Think you are too jaded to watch another Silicon Valley story? These fresh characters will challenge any judgements and stereotypes you have.
THE BIG DEAL chronicles what happens to most of the brilliant and ambitious people who try to make it in Silicon Valley. any arrive without resources and end up at a hacker house where they pay $40 a night for a bunk bed in a shared room with seven others.
This intimate portrait of four immigrant entrepreneurs in Silicon Valley is not about who becomes the next big thing. Sometimes they succeed but when they fail, they reinvent themselves and come out on the other side with new ideas, new dreams. That’s the big deal.
Carlos (Madrid) founded Startup Embassy, a community that was so successful at warmly welcoming fellow immigrant entrepreneurs, it was soon named one of the Top Ten Hacker Houses in the Valley. But he struggles to balance his entrepreneurial dreams with obligations to family at home.
Habibe (Istanbul) is a Uyghur Turkish material scientist who invented a fire extinguisher the size of your cell phone. She stays at Startup Embassy while looking for venture capital. She had never experienced anything like Silicon Valley’s openness to ideas and risks. She loves it but concludes that she is being passed over for people who look more like venture capitalists themselves – white and male.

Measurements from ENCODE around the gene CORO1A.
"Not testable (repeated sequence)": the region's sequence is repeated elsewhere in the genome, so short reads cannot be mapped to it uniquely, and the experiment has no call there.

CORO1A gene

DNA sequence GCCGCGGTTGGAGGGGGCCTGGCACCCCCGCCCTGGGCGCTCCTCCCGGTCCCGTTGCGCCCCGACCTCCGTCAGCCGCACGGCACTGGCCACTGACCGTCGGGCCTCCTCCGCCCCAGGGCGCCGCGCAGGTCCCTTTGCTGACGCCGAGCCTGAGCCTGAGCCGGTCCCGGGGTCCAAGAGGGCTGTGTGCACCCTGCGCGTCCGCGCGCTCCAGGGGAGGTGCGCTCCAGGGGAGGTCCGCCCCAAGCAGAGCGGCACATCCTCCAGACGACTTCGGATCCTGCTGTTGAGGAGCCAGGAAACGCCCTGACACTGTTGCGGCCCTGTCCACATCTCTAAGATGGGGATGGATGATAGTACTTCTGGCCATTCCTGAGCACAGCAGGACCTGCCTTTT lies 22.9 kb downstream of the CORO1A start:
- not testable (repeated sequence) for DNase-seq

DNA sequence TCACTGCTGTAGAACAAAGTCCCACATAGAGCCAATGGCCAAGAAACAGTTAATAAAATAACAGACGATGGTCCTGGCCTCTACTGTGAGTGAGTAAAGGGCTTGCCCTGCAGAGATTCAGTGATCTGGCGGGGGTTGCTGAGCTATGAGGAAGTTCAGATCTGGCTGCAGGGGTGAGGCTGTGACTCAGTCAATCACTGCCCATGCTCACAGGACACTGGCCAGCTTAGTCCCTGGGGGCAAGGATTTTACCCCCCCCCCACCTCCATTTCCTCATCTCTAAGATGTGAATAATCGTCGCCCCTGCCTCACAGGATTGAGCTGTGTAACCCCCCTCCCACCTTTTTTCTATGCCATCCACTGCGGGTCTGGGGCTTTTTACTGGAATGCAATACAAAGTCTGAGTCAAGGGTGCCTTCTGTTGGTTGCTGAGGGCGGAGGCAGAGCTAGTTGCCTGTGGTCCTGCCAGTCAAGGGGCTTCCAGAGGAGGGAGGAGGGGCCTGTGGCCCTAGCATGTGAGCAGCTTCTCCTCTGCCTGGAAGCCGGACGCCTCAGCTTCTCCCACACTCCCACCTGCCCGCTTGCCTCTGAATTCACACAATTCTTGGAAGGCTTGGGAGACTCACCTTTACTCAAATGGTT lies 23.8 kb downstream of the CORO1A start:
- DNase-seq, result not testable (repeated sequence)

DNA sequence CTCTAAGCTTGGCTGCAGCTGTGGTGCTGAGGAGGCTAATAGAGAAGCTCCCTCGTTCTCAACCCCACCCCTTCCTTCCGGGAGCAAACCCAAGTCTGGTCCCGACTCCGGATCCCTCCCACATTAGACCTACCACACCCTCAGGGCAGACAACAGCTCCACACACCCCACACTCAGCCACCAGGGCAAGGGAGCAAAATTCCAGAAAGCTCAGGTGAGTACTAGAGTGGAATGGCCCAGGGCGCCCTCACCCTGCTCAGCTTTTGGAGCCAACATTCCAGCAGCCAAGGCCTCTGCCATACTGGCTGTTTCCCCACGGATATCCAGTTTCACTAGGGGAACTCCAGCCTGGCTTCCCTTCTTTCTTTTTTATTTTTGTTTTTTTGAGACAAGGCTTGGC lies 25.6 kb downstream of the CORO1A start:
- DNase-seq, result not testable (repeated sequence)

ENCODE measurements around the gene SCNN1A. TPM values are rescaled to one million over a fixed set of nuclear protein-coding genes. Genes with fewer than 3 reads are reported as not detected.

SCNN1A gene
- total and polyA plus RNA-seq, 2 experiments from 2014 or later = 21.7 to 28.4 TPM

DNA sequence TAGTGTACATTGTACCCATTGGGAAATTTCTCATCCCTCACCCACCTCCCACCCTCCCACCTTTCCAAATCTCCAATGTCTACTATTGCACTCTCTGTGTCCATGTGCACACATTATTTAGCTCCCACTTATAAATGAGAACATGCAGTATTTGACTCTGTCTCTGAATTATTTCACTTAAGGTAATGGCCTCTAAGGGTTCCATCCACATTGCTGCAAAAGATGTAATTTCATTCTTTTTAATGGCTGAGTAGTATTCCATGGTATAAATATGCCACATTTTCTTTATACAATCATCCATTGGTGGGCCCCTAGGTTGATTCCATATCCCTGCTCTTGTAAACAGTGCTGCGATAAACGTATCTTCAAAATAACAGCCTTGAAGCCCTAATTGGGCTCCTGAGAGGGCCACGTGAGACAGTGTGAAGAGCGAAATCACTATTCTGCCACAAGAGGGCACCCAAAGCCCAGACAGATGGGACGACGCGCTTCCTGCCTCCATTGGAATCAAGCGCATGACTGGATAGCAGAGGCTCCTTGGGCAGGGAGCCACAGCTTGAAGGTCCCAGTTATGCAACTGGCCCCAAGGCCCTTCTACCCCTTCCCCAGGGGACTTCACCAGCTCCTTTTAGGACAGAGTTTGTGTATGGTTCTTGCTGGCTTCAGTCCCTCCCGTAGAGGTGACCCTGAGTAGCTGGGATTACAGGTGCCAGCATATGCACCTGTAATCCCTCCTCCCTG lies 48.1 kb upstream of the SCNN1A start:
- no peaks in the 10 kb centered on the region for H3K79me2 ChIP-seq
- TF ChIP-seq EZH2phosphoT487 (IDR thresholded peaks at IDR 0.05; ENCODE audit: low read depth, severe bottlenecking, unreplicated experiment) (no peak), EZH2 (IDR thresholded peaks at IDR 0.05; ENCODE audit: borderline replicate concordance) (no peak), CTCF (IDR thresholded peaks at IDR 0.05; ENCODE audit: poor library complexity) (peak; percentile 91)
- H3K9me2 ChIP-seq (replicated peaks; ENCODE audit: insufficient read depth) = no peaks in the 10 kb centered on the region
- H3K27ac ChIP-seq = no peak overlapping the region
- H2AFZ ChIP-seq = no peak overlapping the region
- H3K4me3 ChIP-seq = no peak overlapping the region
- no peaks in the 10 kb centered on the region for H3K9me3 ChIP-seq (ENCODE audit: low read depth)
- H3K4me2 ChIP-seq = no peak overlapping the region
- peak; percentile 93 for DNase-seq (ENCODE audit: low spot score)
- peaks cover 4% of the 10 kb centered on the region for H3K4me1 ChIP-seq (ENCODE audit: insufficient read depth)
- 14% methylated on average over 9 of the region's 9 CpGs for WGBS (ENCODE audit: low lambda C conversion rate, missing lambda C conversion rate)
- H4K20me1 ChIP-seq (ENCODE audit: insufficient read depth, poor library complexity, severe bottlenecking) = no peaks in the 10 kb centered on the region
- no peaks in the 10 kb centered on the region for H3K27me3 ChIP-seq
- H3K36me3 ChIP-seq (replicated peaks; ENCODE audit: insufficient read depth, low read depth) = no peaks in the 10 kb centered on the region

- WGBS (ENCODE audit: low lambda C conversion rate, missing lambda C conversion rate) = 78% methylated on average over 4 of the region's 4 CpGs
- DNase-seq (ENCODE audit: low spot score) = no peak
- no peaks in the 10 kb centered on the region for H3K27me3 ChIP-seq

Lucas (Seville) lives in a reckless yo-yo’ing between success and failure in his personal and professional lives.
Sergey (Minsk) quit his job at Google to partner with Carlos on creating a hacker hotel where Carlos can help many, many more entrepreneurs.
Kenji (San Francisco) edited a multitude of videos for Apple, Google and Facebook but always wanted to create a film of his own. When he met Carlos, Habibe, Lucas and Sergey, he wanted to know, “How can they be so free? How can they take such huge risks? Can I do that?”
Director/Producer/Director of Photography/Editor: KENJI YAMAMOTO
Writer/Producer: NANCY KELLY
The ITVS Diversity Development Fund
DocLands Documentary Film Festival Jury Prize
Stevens-Smith Charitable Fund